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Challengers Want to Be Known as Outsiders

Knabe, an aide to the retiring incumbent Dana, has establishment support but is running as a reformer. Swanson struggles to find the money to get her message across.


As the race for the only open seat on the Board of Supervisors enters its final phase, Donald Knabe is changing roles. The political insider long accustomed to operating behind the scenes now is being cast as the reformer with a vision for Los Angeles County's future.

Knabe's effort to portray himself as an agent of change is no accident. It is intended to blunt the attack of rival Gordana Swanson, who sees the longtime chief deputy to retiring Supervisor Deane Dana as the epitome of what's wrong with the nation's largest county government.

Swanson, running as an outsider intent on shaking up the way the county operates, is struggling to find the money to get her message across, while Knabe hones his reform theme with the financial backing of county employee unions and special interests.

The sheer size of the 4th Supervisorial District--nearly 1.9 million residents and 852,500 registered voters--is intimidating to any candidate, even one with Knabe's fund-raising might.

And it underscores Swanson's basic problem: Money drives political campaigns, and it's hard to communicate to voters without enough cash.

Swanson, the former mayor of the gated city of Rolling Hills, raises money in small increments. There is virtually no sign of the big players at her events. Her largest donations by far have been loans from herself and her husband, a retired doctor.

Knabe is a different story. His contribution reports read like a who's who of special interests doing business with the county--from labor unions to large landowners, ambulance companies to oil giants, subway contractors to trash haulers.

The former mayor of Cerritos' campaign has all the trappings of money. To capture just over 40% of the vote in a crowded March primary, he raised and spent almost $1.6 million. That kind of money buys gold-toned Knabe lapel pins, freeway billboards, lawn signs, refrigerator magnets, glossy mailers, cable television ads, gala fund-raising dinners and campaign consultants.

Swanson captured 26% of the vote in the primary. She had raised just under $318,000, about half of it in personal loans. There are no gold pins for her contributors, just heartfelt thanks.

Knabe is on the Internet. Swanson is still trying to get in the mailbox.

Her campaign headquarters is in her home on the Palos Verdes Peninsula. Knabe has five campaign offices scattered across the district, all of them in free space provided by developers.

Knabe locked up the endorsements of the political establishment, from Sheriff Sherman Block and Los Angeles Mayor Richard Riordan to city council members in the 26 cities that make up the district. Organized labor is betting on Knabe in a big way.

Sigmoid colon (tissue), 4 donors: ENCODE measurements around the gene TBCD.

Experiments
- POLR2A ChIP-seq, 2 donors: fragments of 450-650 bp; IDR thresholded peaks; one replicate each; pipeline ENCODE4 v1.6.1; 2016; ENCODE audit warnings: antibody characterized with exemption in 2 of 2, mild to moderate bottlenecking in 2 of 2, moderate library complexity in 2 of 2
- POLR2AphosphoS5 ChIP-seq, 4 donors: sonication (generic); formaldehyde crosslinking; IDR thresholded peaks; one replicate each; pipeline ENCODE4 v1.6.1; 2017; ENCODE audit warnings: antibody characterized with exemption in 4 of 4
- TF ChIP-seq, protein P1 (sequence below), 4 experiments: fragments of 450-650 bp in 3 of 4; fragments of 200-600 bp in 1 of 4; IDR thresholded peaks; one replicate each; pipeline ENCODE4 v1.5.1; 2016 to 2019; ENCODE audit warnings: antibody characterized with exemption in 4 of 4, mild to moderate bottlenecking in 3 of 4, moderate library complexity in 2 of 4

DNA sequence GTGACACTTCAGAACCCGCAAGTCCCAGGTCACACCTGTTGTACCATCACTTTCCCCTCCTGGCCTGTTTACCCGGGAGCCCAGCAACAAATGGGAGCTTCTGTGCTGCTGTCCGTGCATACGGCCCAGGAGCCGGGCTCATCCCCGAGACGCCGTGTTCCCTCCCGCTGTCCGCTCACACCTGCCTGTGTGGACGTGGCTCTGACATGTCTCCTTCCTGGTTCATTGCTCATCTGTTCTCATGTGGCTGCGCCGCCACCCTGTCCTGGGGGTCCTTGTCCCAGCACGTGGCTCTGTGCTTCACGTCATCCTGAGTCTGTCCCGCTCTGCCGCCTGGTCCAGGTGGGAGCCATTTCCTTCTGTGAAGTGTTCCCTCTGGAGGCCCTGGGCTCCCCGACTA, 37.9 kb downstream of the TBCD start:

Swanson wins endorsements from women's groups like the National Women's Political Caucus and environmental organizations like the Sierra Club and League of Conservation Voters.


The Amalgamated Transportation Union is alone among labor to get aboard her campaign, a reminder of her days as president of the Southern California Rapid Transit District before it disappeared into the Metropolitan Transportation Authority.

Swanson lacks the in-depth knowledge of a highly complex county government. But Knabe knows so much minutia about the county that an audience can get lost just trying to follow him through a maze of programs in a host of locales.

The candidates ability to communicate their message is tied to their ability to raise money.

The differences in fund-raising between the two campaigns were never more striking than at two recent fund-raising events, one at the posh Century Plaza Hotel and the other at a spectacular oceanfront estate on the Palos Verdes Peninsula.

In the same ballroom of the Century Plaza Hotel that has played host to the last seven presidents of the United States, union leaders, lobbyists, developers, local officials and special interests who do business with the county turned out en masse for a recent $500-per-person Knabe fund-raiser that grossed $490,000 before expenses.

That outpouring of support--much of it from players long accustomed to working the corridors of power downtown--pushed Knabe's total fund-raising for the long campaign to well over $2 million.

A far smaller audience paid $200 a couple recently to join Swanson for an evening of politics and music at a bluff-top mansion overlooking the Pacific that raised less than $20,000. They were there to root for change, which has become a major issue in an intensely personal battle between the insider and outsider.

There is no love between the two candidates. At a face-to-face appearance Friday, they had to be coaxed into shaking hands. They routinely take rhetorical shots at each other.

A confident Knabe brands Swanson as his "naysayer opponent" and faults her for making "reckless political promises."

Swanson fires back by accusing Knabe of trying to inherit from Dana one of the most powerful elective offices in California. "It's not a dynasty," she declares.

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